A year after Basel’s new Minimum Capital Requirements for Market Risk (commonly referred to as FRTB) were published, its P&L attribution tests remain a major issue for banks needing to implement it – both in the lack of clarity around it and the potential difficulty in passing these tests. The Frequently asked questions document released in January addresses a couple of issues – valuation adjustments and data timing differences – but does not clear up inconsistencies in earlier publications about how risk-theoretical P&L should be calculated.
The current industry consensus on this seems to be that the “harder” approach, using Risk models rather than Front Office models, will be favoured. This is backed up by the draft EU regulation, which differentiates between the institution’s “risk measurement model”, used for risk-theoretical P&L, and “pricing model”, used for hypothetical P&L. It does not reproduce the technical definitions of the attribution tests – these will be included in future “regulatory technical standards” – which may reflect the expectation that these tests will need to change to be practical. There is some optimism amongst banks around this, especially after the appointment of a new chair of the Basel group that drafted the rules, but any significant change at this stage seems unlikely. The danger is that banks that “wait and see” merely delay their implementation without getting a relaxation of the rules.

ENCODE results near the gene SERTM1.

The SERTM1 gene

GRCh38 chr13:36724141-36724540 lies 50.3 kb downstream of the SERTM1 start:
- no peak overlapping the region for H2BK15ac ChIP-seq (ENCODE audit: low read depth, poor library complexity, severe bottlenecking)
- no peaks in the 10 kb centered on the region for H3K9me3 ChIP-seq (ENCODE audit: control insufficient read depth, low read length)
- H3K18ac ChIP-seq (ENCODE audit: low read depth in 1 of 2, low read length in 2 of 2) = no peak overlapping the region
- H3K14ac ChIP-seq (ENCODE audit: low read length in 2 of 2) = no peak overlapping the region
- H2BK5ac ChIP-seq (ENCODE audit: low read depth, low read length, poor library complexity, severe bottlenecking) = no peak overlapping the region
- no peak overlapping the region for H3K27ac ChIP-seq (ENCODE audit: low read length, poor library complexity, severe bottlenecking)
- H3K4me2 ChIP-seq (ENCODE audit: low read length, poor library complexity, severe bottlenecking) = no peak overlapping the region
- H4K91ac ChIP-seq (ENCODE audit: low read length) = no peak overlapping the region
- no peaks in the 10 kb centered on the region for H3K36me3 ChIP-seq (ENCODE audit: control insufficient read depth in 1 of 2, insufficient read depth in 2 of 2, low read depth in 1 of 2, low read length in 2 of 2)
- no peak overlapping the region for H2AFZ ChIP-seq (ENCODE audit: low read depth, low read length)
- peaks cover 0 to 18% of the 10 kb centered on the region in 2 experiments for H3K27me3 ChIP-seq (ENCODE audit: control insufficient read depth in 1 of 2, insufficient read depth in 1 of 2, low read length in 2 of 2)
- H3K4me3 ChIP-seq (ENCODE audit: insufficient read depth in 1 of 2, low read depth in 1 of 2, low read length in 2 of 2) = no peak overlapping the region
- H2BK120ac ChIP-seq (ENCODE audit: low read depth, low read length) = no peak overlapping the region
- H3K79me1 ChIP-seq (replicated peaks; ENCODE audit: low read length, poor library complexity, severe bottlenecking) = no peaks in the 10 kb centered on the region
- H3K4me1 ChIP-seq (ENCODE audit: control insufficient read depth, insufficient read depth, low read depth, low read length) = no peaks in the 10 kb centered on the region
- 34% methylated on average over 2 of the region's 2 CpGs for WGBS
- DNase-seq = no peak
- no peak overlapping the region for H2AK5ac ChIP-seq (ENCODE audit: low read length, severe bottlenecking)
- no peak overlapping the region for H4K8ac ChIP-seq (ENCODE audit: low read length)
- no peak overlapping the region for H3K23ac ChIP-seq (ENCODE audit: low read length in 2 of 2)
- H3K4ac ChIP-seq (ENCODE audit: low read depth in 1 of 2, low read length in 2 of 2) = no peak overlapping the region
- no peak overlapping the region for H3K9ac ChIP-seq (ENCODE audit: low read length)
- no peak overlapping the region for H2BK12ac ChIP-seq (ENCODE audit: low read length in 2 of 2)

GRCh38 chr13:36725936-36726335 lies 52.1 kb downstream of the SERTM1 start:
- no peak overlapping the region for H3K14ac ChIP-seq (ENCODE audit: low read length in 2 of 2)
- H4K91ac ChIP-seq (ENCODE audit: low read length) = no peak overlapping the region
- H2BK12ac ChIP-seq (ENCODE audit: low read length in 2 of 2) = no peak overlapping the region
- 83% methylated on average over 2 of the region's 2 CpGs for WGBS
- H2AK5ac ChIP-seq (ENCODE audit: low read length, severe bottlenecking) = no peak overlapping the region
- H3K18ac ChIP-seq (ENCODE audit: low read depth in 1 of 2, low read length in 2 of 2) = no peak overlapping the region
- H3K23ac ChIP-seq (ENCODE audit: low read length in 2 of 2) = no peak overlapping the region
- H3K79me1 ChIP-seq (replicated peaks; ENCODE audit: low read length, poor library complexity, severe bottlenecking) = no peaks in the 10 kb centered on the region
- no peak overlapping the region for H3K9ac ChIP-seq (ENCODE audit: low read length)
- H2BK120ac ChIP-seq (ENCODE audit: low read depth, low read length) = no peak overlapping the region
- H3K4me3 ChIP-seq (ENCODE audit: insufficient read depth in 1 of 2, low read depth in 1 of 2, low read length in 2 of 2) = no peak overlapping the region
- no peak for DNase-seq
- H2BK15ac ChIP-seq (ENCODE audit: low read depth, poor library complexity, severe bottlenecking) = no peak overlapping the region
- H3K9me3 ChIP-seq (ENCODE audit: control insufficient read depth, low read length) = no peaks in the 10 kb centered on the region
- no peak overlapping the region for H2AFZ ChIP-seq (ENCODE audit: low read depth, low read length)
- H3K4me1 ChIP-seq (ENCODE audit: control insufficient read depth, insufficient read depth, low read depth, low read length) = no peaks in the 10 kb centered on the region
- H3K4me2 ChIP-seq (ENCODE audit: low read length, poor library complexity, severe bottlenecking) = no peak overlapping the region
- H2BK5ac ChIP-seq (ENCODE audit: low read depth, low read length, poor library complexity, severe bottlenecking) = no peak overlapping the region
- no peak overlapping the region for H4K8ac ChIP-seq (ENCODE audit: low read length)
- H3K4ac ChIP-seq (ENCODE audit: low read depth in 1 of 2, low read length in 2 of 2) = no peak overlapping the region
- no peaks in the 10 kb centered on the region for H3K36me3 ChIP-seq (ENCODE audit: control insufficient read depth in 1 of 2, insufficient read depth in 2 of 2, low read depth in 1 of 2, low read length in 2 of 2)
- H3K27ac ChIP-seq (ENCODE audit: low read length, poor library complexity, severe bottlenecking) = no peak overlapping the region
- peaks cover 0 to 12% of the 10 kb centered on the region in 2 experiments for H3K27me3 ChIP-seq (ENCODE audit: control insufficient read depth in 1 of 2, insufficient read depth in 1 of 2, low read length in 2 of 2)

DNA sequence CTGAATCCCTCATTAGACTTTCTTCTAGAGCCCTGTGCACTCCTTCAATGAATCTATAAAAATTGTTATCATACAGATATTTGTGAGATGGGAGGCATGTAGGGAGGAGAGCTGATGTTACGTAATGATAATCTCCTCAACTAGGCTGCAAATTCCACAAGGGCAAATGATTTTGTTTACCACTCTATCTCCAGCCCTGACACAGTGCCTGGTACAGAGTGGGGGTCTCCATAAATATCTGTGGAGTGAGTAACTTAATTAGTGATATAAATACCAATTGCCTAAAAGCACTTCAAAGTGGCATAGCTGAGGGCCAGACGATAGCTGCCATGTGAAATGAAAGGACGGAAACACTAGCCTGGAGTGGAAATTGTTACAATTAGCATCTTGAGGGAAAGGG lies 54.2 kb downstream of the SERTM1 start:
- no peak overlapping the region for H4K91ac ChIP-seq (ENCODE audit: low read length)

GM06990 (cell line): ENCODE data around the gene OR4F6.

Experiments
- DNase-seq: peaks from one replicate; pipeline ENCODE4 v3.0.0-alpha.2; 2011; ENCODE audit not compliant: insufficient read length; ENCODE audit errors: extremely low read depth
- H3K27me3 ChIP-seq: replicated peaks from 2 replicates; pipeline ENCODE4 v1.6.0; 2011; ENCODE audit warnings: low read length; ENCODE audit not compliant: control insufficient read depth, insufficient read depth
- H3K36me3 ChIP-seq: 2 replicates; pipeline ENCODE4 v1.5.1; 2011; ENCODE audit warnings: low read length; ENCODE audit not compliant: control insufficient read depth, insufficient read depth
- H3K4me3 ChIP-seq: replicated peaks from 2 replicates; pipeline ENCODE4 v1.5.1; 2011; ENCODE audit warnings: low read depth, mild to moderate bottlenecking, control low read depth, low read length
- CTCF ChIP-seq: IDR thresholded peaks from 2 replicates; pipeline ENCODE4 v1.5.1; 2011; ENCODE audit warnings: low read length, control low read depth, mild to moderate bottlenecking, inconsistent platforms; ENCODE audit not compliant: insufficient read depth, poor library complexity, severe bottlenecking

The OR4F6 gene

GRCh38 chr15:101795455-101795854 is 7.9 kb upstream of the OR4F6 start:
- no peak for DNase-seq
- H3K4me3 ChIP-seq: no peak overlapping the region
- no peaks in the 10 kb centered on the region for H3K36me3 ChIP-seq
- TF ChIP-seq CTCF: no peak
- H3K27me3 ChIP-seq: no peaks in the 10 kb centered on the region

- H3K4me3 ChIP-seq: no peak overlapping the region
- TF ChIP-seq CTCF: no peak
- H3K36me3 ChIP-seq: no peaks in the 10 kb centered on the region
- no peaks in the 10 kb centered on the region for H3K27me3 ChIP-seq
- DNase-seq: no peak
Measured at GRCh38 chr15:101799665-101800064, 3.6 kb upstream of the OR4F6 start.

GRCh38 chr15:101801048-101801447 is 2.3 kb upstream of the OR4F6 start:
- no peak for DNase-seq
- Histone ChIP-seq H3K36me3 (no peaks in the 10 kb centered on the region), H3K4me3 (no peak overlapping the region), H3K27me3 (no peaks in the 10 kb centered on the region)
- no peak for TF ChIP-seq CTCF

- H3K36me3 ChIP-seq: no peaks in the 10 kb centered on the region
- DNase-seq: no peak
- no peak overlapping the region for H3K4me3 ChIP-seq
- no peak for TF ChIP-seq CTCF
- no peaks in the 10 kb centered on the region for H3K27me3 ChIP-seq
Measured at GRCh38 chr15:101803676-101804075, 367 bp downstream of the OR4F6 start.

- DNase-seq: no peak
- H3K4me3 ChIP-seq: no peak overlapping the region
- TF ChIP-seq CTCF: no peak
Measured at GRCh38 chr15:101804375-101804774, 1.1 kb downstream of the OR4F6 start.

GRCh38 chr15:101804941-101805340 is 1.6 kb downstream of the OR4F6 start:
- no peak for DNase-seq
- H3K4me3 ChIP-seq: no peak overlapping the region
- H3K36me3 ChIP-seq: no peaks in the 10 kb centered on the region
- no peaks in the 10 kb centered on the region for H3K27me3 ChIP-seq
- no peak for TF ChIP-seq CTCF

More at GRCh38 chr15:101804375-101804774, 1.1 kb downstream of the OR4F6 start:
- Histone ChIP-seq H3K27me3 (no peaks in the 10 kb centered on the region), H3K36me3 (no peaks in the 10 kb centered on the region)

The P&L Attribution Tests
The tests as they are currently defined are based on two metrics, calculated monthly:
|The mean of the unexplained P&L divided by the standard deviation of HPL
|Must be between -10% and +10%.
|The variance of unexplained P&L divided by the variance of HPL.
|Must be less than 20%.
- Hypothetical P&L (HPL) is that produced by Front Office models using all risk factors.
- Risk-theoretical P&L (RTPL) is that produced by risk models using a (possibly) smaller number of risk factors.
- Unexplained P&L is the difference between risk-theoretical and hypothetical P&L.
If a desk experiences four or more breaches of either test in a 12 month period, it will lose internal model approval. With a few simplifying assumptions, the second test can be shown to require a correlation of at least 90% between HPL and RTPL to pass (for example, see Chandrakant Maheshwari’s blog Chandrakant Maheshwari’s blog ). This test is particularly difficult for well-hedged books; positions that largely offset will result in a variance of the HPL that is very low. Work by the market risk team at Intesa Sanpaolo has gone even further, showing a correlation closer to 97% is required to stay within the four breach threshold, as reported in the Risk.net article Basel group shake-up has banks hoping for FRTB changes .
Whatever form the final P&L attribution tests take, they are likely (by design) to require greater alignment between Risk and Front Office (FO). This comes on top of closer coupling necessitated by the new rules as a whole, where considerations of risk capital, especially internal model approval, will affect desk structure and even business models. This alignment can be done in a number of different areas: